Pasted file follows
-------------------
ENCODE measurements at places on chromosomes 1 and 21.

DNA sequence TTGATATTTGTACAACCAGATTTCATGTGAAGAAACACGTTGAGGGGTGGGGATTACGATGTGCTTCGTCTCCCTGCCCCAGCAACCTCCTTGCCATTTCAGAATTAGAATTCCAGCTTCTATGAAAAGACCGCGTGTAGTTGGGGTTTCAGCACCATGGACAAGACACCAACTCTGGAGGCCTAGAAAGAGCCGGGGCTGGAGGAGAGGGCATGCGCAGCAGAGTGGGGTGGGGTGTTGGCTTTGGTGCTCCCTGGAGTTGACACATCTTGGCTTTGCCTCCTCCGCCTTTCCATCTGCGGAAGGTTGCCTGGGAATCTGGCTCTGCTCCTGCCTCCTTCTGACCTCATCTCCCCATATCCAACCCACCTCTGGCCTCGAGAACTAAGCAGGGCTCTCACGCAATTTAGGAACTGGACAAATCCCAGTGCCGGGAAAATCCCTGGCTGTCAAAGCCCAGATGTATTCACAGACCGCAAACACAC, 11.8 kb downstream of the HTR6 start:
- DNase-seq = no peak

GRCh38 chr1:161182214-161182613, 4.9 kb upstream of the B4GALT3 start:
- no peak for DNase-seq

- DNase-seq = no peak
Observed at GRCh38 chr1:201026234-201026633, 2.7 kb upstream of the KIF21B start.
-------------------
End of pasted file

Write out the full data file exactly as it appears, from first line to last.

ENCODE measurements at places on chromosomes 1 and 21.

DNA sequence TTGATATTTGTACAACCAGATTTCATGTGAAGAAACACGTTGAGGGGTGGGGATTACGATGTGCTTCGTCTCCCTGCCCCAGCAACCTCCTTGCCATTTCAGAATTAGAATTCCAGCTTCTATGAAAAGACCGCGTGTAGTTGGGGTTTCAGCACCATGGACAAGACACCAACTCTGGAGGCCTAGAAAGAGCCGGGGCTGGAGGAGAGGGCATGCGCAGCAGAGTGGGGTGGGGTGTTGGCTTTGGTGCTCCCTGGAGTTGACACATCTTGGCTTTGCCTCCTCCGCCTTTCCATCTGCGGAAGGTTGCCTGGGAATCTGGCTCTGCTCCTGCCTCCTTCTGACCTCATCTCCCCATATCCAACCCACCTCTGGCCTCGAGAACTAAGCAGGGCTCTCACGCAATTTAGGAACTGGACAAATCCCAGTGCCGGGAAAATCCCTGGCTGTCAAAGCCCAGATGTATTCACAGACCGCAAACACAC, 11.8 kb downstream of the HTR6 start:
- DNase-seq = no peak

GRCh38 chr1:161182214-161182613, 4.9 kb upstream of the B4GALT3 start:
- no peak for DNase-seq

- DNase-seq = no peak
Observed at GRCh38 chr1:201026234-201026633, 2.7 kb upstream of the KIF21B start.